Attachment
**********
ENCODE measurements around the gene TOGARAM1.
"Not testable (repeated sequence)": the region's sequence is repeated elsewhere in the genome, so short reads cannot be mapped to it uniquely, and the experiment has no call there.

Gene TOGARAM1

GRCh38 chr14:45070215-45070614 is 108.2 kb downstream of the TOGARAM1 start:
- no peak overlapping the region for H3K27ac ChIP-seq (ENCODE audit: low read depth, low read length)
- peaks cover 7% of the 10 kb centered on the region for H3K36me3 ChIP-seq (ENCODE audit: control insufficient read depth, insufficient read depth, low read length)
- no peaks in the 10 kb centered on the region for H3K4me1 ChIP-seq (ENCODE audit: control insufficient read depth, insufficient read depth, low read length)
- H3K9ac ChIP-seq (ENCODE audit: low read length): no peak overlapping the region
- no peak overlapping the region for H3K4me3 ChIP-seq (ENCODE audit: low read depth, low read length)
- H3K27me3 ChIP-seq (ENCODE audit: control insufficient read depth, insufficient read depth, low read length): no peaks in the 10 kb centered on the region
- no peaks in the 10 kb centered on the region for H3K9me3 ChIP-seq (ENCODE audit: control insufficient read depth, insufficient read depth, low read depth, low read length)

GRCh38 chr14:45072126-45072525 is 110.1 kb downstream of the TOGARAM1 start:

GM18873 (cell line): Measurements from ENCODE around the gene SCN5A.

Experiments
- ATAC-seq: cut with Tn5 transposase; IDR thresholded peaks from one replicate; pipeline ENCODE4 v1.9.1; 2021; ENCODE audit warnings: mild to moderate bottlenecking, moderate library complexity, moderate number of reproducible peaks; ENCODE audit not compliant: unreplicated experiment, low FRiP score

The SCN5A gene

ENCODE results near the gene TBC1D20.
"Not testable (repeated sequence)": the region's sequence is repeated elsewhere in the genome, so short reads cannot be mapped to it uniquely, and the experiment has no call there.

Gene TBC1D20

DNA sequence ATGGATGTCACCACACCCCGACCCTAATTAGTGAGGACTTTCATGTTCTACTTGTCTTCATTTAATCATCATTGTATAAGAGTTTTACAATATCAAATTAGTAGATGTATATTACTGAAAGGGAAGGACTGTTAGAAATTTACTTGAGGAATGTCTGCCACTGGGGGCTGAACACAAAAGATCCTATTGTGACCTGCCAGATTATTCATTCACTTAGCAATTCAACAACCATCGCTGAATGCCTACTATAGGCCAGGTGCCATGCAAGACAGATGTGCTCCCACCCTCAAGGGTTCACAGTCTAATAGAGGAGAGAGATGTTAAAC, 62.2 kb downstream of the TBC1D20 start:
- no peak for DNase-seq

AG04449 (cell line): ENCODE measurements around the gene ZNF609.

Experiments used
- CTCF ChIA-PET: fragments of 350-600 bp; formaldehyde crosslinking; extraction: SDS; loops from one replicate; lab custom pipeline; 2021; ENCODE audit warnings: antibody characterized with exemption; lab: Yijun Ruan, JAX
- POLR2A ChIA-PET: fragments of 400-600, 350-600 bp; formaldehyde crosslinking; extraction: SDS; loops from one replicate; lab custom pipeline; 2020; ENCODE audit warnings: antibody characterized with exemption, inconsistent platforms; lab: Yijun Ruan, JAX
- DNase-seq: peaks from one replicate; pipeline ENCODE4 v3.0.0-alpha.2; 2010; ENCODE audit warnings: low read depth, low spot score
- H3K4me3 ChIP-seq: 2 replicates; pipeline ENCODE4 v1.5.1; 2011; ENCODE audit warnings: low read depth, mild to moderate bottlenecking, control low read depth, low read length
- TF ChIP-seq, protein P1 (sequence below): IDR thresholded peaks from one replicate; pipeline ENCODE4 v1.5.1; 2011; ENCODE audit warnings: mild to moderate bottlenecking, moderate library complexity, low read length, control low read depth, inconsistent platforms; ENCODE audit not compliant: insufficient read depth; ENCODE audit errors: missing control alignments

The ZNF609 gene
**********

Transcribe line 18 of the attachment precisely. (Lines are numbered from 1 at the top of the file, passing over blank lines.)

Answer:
"Not testable (repeated sequence)": the region's sequence is repeated elsewhere in the genome, so short reads cannot be mapped to it uniquely, and the experiment has no call there.